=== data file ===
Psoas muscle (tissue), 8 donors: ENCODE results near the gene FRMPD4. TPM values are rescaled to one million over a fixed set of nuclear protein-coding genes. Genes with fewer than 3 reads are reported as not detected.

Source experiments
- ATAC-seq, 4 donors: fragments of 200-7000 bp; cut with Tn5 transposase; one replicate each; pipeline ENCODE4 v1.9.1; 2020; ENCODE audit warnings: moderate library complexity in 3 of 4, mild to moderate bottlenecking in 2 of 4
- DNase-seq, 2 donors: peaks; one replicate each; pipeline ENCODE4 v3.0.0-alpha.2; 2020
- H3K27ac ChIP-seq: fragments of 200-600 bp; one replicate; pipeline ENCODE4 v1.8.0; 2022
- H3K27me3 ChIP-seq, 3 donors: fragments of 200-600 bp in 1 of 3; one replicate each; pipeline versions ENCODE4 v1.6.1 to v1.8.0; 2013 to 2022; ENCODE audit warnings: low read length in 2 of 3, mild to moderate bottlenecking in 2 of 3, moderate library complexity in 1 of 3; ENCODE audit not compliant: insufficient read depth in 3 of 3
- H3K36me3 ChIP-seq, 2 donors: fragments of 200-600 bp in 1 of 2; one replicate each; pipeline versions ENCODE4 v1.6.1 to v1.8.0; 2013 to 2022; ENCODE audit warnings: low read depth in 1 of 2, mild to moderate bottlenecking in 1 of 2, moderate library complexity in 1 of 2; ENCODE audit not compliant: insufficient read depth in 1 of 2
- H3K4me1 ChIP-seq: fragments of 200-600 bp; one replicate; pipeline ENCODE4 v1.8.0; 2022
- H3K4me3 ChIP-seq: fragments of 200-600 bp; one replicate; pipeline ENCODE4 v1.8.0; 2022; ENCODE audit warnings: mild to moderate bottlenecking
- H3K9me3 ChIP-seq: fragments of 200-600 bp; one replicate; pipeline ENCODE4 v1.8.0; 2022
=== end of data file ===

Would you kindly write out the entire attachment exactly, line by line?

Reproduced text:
Psoas muscle (tissue), 8 donors: ENCODE results near the gene FRMPD4. TPM values are rescaled to one million over a fixed set of nuclear protein-coding genes. Genes with fewer than 3 reads are reported as not detected.

Source experiments
- ATAC-seq, 4 donors: fragments of 200-7000 bp; cut with Tn5 transposase; one replicate each; pipeline ENCODE4 v1.9.1; 2020; ENCODE audit warnings: moderate library complexity in 3 of 4, mild to moderate bottlenecking in 2 of 4
- DNase-seq, 2 donors: peaks; one replicate each; pipeline ENCODE4 v3.0.0-alpha.2; 2020
- H3K27ac ChIP-seq: fragments of 200-600 bp; one replicate; pipeline ENCODE4 v1.8.0; 2022
- H3K27me3 ChIP-seq, 3 donors: fragments of 200-600 bp in 1 of 3; one replicate each; pipeline versions ENCODE4 v1.6.1 to v1.8.0; 2013 to 2022; ENCODE audit warnings: low read length in 2 of 3, mild to moderate bottlenecking in 2 of 3, moderate library complexity in 1 of 3; ENCODE audit not compliant: insufficient read depth in 3 of 3
- H3K36me3 ChIP-seq, 2 donors: fragments of 200-600 bp in 1 of 2; one replicate each; pipeline versions ENCODE4 v1.6.1 to v1.8.0; 2013 to 2022; ENCODE audit warnings: low read depth in 1 of 2, mild to moderate bottlenecking in 1 of 2, moderate library complexity in 1 of 2; ENCODE audit not compliant: insufficient read depth in 1 of 2
- H3K4me1 ChIP-seq: fragments of 200-600 bp; one replicate; pipeline ENCODE4 v1.8.0; 2022
- H3K4me3 ChIP-seq: fragments of 200-600 bp; one replicate; pipeline ENCODE4 v1.8.0; 2022; ENCODE audit warnings: mild to moderate bottlenecking
- H3K9me3 ChIP-seq: fragments of 200-600 bp; one replicate; pipeline ENCODE4 v1.8.0; 2022